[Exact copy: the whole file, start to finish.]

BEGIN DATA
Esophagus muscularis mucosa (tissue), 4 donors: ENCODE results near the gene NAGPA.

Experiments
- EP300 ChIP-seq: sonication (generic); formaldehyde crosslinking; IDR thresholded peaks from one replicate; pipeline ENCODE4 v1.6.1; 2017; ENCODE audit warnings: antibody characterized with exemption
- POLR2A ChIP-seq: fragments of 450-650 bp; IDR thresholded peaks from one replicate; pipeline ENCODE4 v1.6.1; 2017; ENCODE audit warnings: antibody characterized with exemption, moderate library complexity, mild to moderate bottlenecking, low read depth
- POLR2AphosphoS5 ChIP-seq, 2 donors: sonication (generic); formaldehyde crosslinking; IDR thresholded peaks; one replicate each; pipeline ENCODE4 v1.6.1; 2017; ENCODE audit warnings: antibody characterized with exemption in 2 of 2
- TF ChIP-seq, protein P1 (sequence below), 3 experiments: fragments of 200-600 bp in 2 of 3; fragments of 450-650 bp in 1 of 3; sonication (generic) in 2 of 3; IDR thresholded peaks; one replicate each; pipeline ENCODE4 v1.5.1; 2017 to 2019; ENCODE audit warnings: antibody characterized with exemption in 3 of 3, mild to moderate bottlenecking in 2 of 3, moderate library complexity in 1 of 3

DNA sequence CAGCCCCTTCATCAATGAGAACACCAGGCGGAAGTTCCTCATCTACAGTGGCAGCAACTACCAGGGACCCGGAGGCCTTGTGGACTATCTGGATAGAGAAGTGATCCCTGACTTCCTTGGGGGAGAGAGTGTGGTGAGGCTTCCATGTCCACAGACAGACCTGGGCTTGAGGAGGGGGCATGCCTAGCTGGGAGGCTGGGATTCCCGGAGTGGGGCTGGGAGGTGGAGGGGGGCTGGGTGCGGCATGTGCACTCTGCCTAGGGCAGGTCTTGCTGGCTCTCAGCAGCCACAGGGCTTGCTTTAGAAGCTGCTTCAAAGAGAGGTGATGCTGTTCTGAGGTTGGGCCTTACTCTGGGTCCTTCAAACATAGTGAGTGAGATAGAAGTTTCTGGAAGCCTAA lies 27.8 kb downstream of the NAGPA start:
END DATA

Esophagus muscularis mucosa (tissue), 4 donors: ENCODE results near the gene NAGPA.

Experiments
- EP300 ChIP-seq: sonication (generic); formaldehyde crosslinking; IDR thresholded peaks from one replicate; pipeline ENCODE4 v1.6.1; 2017; ENCODE audit warnings: antibody characterized with exemption
- POLR2A ChIP-seq: fragments of 450-650 bp; IDR thresholded peaks from one replicate; pipeline ENCODE4 v1.6.1; 2017; ENCODE audit warnings: antibody characterized with exemption, moderate library complexity, mild to moderate bottlenecking, low read depth
- POLR2AphosphoS5 ChIP-seq, 2 donors: sonication (generic); formaldehyde crosslinking; IDR thresholded peaks; one replicate each; pipeline ENCODE4 v1.6.1; 2017; ENCODE audit warnings: antibody characterized with exemption in 2 of 2
- TF ChIP-seq, protein P1 (sequence below), 3 experiments: fragments of 200-600 bp in 2 of 3; fragments of 450-650 bp in 1 of 3; sonication (generic) in 2 of 3; IDR thresholded peaks; one replicate each; pipeline ENCODE4 v1.5.1; 2017 to 2019; ENCODE audit warnings: antibody characterized with exemption in 3 of 3, mild to moderate bottlenecking in 2 of 3, moderate library complexity in 1 of 3

DNA sequence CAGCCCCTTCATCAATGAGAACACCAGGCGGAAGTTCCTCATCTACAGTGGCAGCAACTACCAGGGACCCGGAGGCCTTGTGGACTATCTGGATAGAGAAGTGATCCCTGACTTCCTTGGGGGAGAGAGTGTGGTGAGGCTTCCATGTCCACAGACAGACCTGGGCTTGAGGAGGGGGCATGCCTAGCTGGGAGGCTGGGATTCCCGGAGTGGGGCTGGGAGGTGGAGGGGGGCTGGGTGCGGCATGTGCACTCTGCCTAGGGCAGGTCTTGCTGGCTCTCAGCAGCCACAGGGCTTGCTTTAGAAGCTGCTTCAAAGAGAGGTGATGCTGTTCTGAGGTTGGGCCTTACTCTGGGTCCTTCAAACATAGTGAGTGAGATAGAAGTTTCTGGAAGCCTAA lies 27.8 kb downstream of the NAGPA start: